How to Shape Customer Behavior?
A business can make faulty assumptions about what motivates a change in customer behavior. Learn how Google and Microsoft failed where oPower succeeded, and be challenged to take a look at how you assess desireable behaviors in your own arena.
Google and Microsoft took what initially appeared to be an innovative path to decrease residential energy consumption. Believing that customer's decisions to conserve electricity were impeded solely by the lack of easily-understood, real-time consumption information unobtainable via paper utility bills, both created web-based analytics platforms, displaying consumption costs in real-time to help make conservation decisions. And both companies canceled the projects. Their tools had absolutely no effect on behavior.
According to a recent article in the Wall Street Journal, oPower programs yielded $234 million in energy savings last year, removing 1900 gWh from the electrical energy grid, enough energy to power 190,000 homes for a year. How did oPower succeed when goliaths failed?
The overall goal is to decrease energy usage. Google & Microsoft solved a data problem with their belief that people naturally want to conserve energy but are prevented from doing so by a lack of insight. Their failure disproves their hypothesis. oPower solved both a context and motivation problem using both descriptive and injunctive norms. oPower partnered with public utility companies to present via monthly bills a comparison of recent historical energy consumption with nearest two or three neighbors. Because individuals measure their own behavior against their perception of peer norms, consumption data in context with neighbors or peers can change behaviors.
This is an example of a descriptive social norm. Those consuming greater energy than their neighbors began to conserve energy. But as is common with descriptive norms, it had a boomerang effect on those consuming less energy that subsequently relaxed conservation efforts and quickly climbed to the average. oPower added an injunctive norm wherein they added a smiley or frowney face to the descriptive comparisons, representing approval or disapproval of their positioning relative to their neighbors. The addition of this judgment is a form of operant conditioning, which is a powerful driver of behavior.
Google, Microsoft, and oPower all provided insight into energy consumption. Their assumptions were vastly different. Google and Microsoft incorrectly believed that people inherently desired to conserve energy and insight would enable behavior change. oPower correctly assumed that social pressure was a far more effective means of shaping customer behavior. Research has shown repeatedly that people desire to conform to social norms. Other research has shown they overestimate the prevalence of undesirable behavior and use these perceptions as standards for comparison. Energy customers overestimate their neighbor's energy consumption and conserve when faced with descriptive norms showing otherwise coupled with assessments of desirability of behavior.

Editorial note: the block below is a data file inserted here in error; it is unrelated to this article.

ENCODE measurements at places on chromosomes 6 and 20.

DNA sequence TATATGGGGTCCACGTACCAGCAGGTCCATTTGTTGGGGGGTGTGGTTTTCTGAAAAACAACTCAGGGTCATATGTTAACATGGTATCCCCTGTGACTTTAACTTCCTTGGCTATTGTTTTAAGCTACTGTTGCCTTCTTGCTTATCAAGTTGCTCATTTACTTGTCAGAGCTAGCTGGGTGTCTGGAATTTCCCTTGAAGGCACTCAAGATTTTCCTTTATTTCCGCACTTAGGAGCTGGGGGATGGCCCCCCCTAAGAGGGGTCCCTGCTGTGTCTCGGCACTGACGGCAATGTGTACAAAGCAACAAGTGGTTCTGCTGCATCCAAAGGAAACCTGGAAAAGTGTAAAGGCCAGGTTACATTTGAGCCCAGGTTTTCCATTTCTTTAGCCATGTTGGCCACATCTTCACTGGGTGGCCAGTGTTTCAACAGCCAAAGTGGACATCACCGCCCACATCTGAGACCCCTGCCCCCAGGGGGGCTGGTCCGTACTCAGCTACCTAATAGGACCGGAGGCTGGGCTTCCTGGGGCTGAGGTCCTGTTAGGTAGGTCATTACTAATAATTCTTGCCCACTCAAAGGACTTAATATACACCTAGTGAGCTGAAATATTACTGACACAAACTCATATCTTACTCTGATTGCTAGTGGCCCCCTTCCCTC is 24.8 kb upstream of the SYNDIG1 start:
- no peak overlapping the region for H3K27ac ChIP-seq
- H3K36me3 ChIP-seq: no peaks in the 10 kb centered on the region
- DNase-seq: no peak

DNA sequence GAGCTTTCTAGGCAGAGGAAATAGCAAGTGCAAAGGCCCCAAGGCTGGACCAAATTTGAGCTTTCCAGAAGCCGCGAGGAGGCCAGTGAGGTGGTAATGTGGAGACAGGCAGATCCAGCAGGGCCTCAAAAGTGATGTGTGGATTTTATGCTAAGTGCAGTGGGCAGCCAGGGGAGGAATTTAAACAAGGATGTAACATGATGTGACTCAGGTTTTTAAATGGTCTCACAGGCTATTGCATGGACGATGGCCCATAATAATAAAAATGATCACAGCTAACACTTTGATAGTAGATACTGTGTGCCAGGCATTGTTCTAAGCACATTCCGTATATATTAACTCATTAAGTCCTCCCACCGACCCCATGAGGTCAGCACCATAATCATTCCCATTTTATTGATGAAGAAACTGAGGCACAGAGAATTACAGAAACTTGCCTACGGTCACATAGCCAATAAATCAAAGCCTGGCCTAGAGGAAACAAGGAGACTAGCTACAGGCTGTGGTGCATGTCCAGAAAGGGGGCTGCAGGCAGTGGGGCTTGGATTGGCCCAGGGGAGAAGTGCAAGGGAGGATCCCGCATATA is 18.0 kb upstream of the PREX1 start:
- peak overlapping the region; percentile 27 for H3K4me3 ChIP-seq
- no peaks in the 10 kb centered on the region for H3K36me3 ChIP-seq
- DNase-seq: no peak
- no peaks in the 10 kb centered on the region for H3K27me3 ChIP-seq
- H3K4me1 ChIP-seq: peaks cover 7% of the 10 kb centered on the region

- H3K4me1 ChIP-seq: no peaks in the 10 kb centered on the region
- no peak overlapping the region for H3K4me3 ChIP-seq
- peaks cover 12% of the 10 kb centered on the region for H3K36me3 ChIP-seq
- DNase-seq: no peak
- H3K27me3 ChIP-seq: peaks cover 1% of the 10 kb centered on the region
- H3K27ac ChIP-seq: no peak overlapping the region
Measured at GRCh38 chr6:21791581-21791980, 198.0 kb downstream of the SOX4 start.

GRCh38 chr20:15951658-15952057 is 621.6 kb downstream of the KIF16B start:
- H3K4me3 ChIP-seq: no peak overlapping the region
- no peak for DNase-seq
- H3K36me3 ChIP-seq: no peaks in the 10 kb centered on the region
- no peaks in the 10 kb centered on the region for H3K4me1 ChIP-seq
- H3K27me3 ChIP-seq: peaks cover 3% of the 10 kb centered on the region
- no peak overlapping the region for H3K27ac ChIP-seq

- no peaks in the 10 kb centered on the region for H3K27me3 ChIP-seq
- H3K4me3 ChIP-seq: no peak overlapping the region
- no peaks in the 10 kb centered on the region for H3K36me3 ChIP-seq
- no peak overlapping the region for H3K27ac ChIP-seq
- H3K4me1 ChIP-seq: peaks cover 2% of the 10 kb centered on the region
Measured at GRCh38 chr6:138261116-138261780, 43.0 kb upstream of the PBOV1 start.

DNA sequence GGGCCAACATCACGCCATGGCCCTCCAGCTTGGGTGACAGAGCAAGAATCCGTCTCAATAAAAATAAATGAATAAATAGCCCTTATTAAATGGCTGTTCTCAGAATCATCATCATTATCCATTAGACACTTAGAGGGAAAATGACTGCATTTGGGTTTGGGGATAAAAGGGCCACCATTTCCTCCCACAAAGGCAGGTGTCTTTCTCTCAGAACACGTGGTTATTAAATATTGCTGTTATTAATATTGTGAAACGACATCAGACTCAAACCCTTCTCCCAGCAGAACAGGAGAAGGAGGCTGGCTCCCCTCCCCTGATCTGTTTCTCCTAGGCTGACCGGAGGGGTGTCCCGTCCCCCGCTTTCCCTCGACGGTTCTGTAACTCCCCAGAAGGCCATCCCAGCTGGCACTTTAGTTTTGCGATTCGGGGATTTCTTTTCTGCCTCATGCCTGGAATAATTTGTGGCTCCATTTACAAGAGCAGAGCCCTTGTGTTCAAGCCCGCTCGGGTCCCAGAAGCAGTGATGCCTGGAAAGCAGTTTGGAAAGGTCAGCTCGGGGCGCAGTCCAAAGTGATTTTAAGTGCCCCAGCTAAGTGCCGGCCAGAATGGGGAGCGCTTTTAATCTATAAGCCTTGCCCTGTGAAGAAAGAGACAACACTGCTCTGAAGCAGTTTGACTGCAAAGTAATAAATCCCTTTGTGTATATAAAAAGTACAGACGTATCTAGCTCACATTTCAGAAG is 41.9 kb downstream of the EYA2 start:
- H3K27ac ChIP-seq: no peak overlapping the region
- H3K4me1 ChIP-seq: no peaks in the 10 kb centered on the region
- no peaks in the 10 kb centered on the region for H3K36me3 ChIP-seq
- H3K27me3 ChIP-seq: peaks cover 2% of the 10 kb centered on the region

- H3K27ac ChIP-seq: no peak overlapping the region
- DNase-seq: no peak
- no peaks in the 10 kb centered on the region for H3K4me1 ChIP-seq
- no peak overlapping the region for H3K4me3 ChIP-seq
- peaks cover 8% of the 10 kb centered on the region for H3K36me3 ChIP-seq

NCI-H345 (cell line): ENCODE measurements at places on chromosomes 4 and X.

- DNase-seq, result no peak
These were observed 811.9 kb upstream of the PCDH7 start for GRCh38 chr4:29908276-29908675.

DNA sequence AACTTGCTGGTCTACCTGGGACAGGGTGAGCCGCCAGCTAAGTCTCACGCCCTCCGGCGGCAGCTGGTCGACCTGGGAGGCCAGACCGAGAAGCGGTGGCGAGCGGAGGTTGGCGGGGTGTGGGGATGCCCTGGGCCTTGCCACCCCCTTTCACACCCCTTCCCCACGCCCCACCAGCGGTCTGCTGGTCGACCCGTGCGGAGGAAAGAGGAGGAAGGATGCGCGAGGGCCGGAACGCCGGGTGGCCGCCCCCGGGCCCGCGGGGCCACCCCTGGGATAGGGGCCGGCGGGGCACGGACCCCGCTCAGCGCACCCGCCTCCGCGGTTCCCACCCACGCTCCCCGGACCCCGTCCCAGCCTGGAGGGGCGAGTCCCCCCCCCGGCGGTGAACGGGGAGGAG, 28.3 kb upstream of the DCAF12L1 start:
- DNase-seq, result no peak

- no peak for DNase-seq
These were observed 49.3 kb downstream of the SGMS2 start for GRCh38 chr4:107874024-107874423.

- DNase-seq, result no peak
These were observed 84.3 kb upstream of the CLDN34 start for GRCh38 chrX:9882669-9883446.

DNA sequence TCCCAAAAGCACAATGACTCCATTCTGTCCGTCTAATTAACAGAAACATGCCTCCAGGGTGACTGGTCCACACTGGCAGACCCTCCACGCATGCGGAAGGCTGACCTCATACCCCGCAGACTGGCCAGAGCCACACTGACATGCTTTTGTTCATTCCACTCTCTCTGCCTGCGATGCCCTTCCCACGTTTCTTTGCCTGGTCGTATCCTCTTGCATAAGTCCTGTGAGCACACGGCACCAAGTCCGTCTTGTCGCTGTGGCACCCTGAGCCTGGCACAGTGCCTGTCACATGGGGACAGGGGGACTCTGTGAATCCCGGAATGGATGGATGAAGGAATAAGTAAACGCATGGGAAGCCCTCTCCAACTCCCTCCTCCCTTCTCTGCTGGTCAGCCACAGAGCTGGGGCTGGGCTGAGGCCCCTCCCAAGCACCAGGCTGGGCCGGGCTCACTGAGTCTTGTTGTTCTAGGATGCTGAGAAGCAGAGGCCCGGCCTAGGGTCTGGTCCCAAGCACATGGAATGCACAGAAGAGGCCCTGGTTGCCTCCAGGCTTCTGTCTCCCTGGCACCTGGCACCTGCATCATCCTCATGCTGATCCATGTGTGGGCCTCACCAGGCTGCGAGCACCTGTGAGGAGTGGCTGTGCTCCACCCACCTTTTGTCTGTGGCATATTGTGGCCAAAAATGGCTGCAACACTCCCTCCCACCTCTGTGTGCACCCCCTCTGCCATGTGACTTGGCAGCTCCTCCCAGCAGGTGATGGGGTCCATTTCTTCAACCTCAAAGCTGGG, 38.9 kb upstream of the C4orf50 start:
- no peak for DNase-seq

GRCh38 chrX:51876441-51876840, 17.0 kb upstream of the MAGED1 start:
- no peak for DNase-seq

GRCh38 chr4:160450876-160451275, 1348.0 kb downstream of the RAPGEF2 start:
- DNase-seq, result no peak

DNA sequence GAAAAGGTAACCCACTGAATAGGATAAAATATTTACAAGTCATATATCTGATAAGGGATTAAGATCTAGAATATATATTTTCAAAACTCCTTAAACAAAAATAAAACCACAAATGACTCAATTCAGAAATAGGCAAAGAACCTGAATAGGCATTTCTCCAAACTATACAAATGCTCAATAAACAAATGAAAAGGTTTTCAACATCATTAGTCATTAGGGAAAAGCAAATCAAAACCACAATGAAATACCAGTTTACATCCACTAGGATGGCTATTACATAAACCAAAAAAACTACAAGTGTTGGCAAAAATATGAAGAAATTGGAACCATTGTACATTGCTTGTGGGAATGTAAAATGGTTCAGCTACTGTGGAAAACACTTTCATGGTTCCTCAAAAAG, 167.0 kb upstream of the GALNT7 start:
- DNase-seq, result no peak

How can you use descriptive norms to change behaviors? One chief customer officer (CCO) showed a B2B customer how often they were calling customer support in comparison with other customers and as a result were decidedly unprofitable. The number of support requests tapered dramatically thereafter. Another company uses peer mediation in their customer communities to assess behavior in comparison with other players and assess penalties in an effort to root out toxic behavior.
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ABOUT THE AUTHOR
Curtis Bingham is the recognized authority on CCOs and the first to promote this role as a catalyst for competitive advantage. Creator of the CCO Roadmap, a groundbreaking work containing 100+ strategies essential for customer centricity, as well as an international speaker, author, and consultant, Curtis is passionate about creating customer strategy to sustainably grow revenue, profit, and loyalty.